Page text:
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How to Become a State of Georgia Civil Process Server

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Becoming a civil process server in the state of Georgia is fairly easy since Georgia does not have licensing requirements as some other states require. Since the average process server is charged with delivering court paperwork, such as divorce petitions and other legal documents, the process server in Georgia must be at least 18 years old and have the patience and business acumen to track down people who may not want to be found.

Decide which county that you would prefer to work in. Though the State of Georgia does not have any special laws with regard to becoming a process server, some counties in Georgia may require the applicant to register with their court system, get a background check and become appointed by a court personnel liaison, such as a court administrator or judge. One such county, Cobb County, requires applicants to register and become permanent appointed process servers.

Visit the courthouse for the county that you live in. Ask the Clerk of the Court if a Process Servers Application Packet is available and complete it thoroughly before returning it back to the Clerk. If a packet is not available, request to speak with the on-duty magistrate judge to be appointed as a court-appointed process server. In this instance, you will need to have a copy of your background report from the sheriff's department. You may end up being required to schedule a time when the judge can speak with you in her chambers to complete your appointment and sign off on your affidavit stating that your are of good moral character and have not committed any serious criminal offenses.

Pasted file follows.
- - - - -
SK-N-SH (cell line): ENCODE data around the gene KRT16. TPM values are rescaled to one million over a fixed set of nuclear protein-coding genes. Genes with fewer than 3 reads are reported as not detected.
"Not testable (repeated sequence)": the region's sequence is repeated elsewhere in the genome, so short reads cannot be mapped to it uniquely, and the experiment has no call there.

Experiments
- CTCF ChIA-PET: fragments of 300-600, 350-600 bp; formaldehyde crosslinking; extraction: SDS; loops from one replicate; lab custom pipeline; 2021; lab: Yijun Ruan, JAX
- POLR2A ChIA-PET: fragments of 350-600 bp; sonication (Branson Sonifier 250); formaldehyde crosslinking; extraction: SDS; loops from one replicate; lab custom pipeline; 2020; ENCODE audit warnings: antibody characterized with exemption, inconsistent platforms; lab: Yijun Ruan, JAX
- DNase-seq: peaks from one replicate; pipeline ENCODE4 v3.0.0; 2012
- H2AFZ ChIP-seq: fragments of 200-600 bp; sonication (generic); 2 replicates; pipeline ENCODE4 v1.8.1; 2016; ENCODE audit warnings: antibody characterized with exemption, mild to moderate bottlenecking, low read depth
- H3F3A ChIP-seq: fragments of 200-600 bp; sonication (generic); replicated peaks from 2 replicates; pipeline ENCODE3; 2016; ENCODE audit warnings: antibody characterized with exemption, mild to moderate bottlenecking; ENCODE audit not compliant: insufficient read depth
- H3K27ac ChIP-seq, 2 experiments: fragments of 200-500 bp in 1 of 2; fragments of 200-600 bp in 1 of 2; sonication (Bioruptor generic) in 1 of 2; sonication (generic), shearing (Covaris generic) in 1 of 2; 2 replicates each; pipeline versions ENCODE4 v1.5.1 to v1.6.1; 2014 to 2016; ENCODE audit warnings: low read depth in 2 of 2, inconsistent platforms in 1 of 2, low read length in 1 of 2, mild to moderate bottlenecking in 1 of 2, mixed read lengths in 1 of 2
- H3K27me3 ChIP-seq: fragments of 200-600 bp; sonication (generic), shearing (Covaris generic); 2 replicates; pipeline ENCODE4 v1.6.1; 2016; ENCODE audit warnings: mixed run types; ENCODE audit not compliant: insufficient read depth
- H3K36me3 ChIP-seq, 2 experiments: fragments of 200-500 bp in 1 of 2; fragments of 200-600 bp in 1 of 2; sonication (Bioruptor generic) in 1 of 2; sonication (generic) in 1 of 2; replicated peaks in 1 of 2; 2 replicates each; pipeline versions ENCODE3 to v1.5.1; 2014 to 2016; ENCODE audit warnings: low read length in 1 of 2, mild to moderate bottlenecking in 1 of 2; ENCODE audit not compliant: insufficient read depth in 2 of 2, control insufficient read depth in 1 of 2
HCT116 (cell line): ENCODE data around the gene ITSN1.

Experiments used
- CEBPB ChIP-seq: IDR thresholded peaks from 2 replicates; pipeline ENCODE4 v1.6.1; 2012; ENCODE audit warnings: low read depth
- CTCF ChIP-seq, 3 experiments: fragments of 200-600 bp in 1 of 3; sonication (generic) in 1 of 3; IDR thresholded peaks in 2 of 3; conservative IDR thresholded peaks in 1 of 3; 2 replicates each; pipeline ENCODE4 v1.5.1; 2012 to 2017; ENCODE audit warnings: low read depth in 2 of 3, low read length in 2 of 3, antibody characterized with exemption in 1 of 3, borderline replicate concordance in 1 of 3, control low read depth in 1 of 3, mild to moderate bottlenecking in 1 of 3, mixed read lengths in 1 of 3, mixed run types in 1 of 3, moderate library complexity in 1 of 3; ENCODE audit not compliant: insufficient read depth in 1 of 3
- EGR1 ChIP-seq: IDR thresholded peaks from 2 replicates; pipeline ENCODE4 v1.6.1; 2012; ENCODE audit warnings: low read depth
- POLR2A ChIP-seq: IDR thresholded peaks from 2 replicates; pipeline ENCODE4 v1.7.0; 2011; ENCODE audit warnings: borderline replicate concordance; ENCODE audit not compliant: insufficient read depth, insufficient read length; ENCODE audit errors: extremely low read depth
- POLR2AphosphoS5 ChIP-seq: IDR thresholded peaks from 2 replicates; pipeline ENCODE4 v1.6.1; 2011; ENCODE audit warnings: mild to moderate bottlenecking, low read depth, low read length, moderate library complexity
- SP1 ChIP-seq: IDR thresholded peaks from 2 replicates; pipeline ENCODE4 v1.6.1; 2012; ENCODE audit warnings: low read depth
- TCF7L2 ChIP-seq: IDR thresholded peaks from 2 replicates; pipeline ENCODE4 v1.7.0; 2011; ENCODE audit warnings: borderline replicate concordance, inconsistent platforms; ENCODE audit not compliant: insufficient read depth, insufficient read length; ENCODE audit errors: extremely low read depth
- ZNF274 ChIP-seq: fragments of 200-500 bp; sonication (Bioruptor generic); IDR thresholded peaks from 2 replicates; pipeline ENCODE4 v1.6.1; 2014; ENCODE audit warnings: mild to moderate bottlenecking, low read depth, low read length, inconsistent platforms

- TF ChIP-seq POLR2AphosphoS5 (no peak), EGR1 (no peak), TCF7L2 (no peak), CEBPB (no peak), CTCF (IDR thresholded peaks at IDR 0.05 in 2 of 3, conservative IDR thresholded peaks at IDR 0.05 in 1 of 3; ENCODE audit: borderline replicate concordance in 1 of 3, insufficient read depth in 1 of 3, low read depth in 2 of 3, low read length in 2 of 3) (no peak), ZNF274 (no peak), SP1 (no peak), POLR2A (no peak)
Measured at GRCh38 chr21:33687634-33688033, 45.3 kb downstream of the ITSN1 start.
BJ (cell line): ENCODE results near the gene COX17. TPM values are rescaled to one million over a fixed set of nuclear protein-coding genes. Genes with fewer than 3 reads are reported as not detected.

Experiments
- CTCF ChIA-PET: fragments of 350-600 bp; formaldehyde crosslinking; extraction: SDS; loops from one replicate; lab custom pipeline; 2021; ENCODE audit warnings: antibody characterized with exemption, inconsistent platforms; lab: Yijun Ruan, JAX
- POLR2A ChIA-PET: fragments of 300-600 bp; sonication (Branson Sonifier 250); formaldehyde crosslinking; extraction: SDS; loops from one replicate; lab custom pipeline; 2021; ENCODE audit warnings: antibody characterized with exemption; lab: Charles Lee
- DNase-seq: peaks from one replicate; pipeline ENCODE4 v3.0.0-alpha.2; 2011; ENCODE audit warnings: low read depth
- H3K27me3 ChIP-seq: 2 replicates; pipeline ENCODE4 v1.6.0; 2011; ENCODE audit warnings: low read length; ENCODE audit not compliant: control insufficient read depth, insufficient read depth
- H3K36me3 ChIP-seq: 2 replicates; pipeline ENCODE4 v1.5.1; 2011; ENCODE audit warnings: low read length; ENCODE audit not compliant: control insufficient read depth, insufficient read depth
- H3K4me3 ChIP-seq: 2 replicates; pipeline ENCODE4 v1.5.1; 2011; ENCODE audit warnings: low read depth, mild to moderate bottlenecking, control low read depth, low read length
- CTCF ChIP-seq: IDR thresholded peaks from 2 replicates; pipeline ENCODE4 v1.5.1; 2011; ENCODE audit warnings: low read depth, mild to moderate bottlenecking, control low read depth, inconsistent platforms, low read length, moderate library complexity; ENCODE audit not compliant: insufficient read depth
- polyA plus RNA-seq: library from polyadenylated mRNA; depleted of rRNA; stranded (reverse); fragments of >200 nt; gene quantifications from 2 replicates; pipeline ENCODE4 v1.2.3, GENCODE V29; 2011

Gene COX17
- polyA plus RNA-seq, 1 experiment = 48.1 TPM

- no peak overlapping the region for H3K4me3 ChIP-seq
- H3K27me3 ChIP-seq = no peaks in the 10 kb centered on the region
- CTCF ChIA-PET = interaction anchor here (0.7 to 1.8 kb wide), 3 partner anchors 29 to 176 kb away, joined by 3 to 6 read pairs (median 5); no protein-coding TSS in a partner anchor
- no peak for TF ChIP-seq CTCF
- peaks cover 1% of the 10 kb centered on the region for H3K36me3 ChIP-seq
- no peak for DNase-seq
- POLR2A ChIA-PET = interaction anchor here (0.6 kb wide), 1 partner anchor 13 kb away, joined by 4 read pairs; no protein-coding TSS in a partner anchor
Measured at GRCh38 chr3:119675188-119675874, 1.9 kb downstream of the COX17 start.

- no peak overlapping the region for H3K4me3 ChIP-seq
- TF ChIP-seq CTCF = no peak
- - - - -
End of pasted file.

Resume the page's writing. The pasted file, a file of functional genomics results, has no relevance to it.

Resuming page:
Advertise your service with local attorneys through business cards, one free initial service and also by advertising within local legal publications. Make sure to ask the sheriff department in your area if they would be amenable to letting you complete a few jobs to prove your dependability to them.

About the Author

Khalidah Tunkara is an accomplished freelance writer and journalist based in Atlanta, Ga. Tunkara began her writing career in 1994 and attended Georgia Perimeter College. Her articles have appeared in "The New Trend," "Atlanta Journal-Constitution," eHow.com and Trails Travel. Tunkara is the featured Headline News writer for the Examiner.

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